“All weather is beautiful and full of powerful emotion,” said Charles Burchfield, a brilliant painter who spent much of his life in Western New York.
He embraced weather, waiting so he could capture “the moment of change.” Many of his paintings depict eternal themes — cycles of nature and transitions of seasons and light.
He refers to (and paints) “the rhythm of rain.” He describes autumn as “the dignity of October” and sees in September “the wideness and completeness of Nature.” He writes the word “Nature” with a capital “N.”
At the Burchfield Penney Art Center on Elmwood Avenue on the Buffalo State College campus, several outstanding examples of Burchfield’s reflections on weather are accumulated in the current exhibition, “Charles E. Burchfield: Weather Event” (on view through Feb. 26, 2012). In addition, Burchfield’s doodle-filled journals and diaries hold clues to his mindset as an artist. Various entries on display add to the experience of viewing his art at the museum that bears his name.
I was struck by how Burchfield somehow manges to re-create the dynamic movement of nature. His two-dimensional scenes are multisensory; looking at them, you can feel the biting winter wind or the cool summer breeze, the searing heat of August or the frigid cold of mid-January.
I empathized with a lone figure trudging through high snow banks in a sleet storm–I’ve been there!
Weather comes alive in his paintings–in all its dimensions. He painted the angry fury of weather: the wind and storms and dark forboding skies. Yet he also depicted the peaceful stillness and stark, bare landscapes.
Lessons for Photographers
These regional treasures hold myriad examples for photographers—especially those who live in a weather-driven place where Mother Nature holds an “event” on a regular basis.
The lessons are many, but here are a few I’ve gleaned and hope to put into practice with my camera (weather-permitting, of course!):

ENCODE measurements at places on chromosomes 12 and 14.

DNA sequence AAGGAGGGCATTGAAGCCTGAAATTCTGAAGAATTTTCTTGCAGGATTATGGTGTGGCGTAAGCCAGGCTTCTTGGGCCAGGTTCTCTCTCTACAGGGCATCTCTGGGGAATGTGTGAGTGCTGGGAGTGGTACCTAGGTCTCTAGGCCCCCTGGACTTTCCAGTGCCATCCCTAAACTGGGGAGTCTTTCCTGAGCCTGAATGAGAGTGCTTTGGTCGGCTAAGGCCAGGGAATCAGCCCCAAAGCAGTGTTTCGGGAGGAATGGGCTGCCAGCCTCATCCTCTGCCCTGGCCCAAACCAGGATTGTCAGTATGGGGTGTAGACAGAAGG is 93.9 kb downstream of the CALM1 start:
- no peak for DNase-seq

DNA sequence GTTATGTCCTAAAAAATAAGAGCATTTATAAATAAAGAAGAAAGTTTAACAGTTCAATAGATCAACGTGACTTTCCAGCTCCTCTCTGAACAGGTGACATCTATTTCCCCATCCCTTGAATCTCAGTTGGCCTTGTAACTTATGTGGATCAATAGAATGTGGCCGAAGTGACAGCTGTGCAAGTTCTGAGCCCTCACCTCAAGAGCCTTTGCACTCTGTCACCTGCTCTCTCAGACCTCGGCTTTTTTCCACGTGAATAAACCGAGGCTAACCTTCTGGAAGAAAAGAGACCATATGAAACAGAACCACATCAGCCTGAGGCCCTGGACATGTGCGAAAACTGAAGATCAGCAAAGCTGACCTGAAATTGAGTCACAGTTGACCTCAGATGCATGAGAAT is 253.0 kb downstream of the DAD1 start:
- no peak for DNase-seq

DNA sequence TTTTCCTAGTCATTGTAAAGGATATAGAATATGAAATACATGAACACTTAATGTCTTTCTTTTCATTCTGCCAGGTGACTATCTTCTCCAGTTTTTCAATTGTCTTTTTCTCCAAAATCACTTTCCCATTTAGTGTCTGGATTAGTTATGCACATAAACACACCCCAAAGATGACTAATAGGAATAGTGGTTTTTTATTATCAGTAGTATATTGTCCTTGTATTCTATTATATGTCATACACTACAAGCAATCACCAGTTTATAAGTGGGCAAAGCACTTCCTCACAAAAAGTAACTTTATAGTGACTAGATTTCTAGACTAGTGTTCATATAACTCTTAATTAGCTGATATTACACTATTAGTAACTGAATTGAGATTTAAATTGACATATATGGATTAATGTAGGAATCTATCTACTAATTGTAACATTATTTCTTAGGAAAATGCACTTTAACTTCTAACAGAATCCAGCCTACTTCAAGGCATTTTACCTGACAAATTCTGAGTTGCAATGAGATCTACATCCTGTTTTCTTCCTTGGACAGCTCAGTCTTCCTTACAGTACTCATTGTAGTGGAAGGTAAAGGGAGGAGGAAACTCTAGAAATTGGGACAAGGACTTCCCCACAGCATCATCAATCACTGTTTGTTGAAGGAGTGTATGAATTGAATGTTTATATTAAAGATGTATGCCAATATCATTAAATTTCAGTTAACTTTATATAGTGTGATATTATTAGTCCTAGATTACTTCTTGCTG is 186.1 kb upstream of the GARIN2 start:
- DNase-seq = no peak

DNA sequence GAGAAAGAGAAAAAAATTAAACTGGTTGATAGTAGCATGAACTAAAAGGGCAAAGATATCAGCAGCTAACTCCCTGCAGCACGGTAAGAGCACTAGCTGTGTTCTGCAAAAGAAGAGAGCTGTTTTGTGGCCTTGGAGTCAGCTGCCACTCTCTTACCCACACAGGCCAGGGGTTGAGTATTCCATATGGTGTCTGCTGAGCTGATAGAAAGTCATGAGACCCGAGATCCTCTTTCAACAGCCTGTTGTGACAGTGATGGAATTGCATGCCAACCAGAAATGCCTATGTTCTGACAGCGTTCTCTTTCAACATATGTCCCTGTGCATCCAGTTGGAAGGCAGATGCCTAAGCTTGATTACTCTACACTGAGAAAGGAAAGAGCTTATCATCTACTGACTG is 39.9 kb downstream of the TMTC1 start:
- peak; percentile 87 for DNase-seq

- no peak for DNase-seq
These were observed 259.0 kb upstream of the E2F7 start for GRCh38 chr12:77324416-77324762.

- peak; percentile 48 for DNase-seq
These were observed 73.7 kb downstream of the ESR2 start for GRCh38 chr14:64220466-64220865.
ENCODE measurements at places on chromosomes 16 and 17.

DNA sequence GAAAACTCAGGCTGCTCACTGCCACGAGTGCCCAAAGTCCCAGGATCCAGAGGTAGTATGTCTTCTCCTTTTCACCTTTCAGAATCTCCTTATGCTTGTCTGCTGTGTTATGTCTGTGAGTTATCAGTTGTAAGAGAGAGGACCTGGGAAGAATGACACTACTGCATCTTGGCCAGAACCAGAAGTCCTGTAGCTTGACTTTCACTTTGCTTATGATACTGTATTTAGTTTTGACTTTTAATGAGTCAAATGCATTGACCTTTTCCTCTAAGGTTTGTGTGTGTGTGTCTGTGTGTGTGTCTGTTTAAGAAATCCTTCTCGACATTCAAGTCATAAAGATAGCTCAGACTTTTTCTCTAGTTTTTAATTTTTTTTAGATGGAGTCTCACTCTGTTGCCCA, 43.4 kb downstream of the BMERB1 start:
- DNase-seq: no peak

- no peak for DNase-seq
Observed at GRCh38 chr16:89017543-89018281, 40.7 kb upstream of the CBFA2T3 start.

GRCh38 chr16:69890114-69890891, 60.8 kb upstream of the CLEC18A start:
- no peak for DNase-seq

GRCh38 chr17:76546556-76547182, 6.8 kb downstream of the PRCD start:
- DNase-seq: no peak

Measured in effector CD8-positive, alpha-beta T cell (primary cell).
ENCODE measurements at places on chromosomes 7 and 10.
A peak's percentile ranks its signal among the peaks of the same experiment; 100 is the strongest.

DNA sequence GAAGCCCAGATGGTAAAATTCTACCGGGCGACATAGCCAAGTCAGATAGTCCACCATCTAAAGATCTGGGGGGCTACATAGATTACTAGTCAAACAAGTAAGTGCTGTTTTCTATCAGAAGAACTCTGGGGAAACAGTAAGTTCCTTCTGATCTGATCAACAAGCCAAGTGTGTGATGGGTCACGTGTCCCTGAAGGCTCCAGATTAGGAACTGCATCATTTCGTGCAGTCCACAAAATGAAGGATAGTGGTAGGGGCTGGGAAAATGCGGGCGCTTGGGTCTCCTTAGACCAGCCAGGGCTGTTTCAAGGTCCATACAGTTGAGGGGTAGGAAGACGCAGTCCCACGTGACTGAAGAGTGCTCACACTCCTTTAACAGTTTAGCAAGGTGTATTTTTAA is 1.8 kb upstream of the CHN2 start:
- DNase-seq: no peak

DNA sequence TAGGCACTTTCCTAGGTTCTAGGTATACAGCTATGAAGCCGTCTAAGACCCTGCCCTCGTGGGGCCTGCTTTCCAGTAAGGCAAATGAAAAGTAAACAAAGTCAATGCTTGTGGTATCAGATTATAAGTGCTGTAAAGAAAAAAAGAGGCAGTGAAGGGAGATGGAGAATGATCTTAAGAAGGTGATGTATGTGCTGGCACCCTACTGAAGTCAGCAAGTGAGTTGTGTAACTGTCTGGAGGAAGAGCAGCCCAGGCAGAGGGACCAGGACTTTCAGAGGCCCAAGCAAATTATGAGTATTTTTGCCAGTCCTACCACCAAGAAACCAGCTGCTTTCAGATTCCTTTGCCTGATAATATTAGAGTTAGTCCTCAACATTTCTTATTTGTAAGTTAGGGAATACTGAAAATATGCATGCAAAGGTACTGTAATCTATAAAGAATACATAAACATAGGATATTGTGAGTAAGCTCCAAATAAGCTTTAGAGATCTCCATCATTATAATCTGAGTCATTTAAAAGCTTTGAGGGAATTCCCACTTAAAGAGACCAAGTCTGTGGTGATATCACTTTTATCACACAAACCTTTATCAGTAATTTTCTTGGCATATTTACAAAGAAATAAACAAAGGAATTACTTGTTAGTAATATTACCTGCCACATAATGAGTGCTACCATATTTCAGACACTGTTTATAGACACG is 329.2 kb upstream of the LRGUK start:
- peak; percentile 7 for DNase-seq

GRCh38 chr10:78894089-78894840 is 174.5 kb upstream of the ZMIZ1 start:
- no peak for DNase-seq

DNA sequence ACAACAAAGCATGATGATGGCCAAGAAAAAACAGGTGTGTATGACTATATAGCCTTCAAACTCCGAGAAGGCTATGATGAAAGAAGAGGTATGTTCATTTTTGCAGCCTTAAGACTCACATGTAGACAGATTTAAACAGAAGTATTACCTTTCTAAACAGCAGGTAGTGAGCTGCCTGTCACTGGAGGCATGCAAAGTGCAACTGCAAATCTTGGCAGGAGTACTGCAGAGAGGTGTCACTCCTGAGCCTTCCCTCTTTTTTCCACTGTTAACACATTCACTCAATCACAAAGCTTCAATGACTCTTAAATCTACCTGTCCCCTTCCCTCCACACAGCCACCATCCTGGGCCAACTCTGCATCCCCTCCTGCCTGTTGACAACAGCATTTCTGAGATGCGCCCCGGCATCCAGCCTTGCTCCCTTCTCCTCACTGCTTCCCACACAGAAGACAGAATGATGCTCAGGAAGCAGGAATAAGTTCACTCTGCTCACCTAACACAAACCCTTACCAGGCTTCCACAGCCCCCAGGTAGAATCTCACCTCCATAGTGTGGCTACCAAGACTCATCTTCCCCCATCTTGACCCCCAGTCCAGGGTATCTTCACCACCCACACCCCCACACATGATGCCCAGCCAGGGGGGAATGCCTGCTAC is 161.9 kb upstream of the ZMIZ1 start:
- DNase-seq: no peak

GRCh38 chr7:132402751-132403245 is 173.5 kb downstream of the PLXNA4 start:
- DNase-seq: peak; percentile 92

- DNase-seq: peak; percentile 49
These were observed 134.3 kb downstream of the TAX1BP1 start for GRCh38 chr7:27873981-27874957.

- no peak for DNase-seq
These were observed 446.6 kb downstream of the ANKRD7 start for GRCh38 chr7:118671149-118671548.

- Celebrate weather: enjoy the change of seasons and don’t be afraid to wait out the storm or bundle up with the camera on a cold, snowy day.
- Capture the quality of light and the intriguing colors at dawn, dusk, twilight and sunset. It’s easier to do in the winter, as the sun rises later in the morning and sets in the early evening.
- Capture the shapes and shadows in nature, as in Burchfield’s arching trees in “Spring Silhouette.”
- Try different perspectives: point up to capture interesting cloudscapes; get low, as in Burchfield’s wind-blown asters, sunflowers and fluffy dandelions, painted from the flower’s “point of view.”
- Try to capture the mood and emotion in weather, through light, movement, the “moment of change,” and the transition of seasons. Capture a landscape you love (urban or rural) in each season and in varying weather conditions.
- Incorporate people or animals in your nature scenes.
A TIP: While you’re at the Burchfield-Penney, take in another exhibit “Rapt in Beauty” in the Wendt Gallery space (through Feb. 19, 2012). It’s lovely, depicting local natural and pastoral scenes that offer a peaceful respite.
Also, take in the building itself. Walk around it, view it from across Elmwood Avenue. I never appreciated the stark beauty of the center until I took some time to really observe and photograph it. I realized how it reflects (literally) the nature that Burchfield so loved and painted.
What’s your favorite weather shot? Where were you and role did light play in the image?